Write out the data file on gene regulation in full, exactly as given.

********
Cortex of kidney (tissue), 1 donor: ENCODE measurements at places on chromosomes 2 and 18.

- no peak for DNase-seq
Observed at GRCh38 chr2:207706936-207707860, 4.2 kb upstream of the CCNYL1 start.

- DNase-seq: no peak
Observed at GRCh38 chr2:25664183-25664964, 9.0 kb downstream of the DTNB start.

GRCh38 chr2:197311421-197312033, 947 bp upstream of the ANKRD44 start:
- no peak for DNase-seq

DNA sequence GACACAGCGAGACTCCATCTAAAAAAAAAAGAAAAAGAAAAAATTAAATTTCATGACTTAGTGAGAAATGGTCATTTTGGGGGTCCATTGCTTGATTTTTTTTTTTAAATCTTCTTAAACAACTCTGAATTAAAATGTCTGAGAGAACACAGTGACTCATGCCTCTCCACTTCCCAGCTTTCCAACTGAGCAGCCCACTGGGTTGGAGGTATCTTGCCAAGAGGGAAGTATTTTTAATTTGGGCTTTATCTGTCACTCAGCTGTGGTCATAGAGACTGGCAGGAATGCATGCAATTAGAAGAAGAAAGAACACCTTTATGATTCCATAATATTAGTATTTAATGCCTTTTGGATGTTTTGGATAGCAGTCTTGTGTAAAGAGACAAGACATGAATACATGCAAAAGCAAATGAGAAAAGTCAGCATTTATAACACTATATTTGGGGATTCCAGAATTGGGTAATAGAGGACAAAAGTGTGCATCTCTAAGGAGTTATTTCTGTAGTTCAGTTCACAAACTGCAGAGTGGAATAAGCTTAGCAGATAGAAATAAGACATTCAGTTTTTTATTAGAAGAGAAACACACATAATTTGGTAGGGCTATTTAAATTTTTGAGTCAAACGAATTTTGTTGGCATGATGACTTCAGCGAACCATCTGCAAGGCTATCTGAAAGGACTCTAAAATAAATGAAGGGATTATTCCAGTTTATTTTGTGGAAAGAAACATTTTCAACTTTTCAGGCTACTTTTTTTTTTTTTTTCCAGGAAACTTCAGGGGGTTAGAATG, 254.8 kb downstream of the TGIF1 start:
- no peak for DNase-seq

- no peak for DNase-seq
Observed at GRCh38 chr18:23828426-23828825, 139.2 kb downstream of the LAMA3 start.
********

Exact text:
Cortex of kidney (tissue), 1 donor: ENCODE measurements at places on chromosomes 2 and 18.

- no peak for DNase-seq
Observed at GRCh38 chr2:207706936-207707860, 4.2 kb upstream of the CCNYL1 start.

- DNase-seq: no peak
Observed at GRCh38 chr2:25664183-25664964, 9.0 kb downstream of the DTNB start.

GRCh38 chr2:197311421-197312033, 947 bp upstream of the ANKRD44 start:
- no peak for DNase-seq

DNA sequence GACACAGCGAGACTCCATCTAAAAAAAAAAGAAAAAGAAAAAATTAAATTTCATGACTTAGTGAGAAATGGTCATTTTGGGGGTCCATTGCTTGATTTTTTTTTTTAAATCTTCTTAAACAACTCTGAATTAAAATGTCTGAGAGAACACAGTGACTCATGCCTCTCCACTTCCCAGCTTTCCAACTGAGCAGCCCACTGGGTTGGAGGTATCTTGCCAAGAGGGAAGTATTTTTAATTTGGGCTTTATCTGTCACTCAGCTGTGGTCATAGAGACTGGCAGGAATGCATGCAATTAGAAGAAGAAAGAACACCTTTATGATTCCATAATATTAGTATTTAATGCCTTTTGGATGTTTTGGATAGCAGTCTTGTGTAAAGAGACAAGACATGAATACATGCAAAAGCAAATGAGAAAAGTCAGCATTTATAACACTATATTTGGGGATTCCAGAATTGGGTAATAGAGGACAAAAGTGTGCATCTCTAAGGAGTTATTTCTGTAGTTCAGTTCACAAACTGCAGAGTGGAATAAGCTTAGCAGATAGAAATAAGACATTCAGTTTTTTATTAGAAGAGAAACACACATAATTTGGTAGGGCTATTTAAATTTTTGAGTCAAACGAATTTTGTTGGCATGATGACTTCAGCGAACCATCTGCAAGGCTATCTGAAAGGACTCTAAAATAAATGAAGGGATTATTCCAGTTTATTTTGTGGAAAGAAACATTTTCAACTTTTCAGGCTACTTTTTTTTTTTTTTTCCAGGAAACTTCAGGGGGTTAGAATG, 254.8 kb downstream of the TGIF1 start:
- no peak for DNase-seq

- no peak for DNase-seq
Observed at GRCh38 chr18:23828426-23828825, 139.2 kb downstream of the LAMA3 start.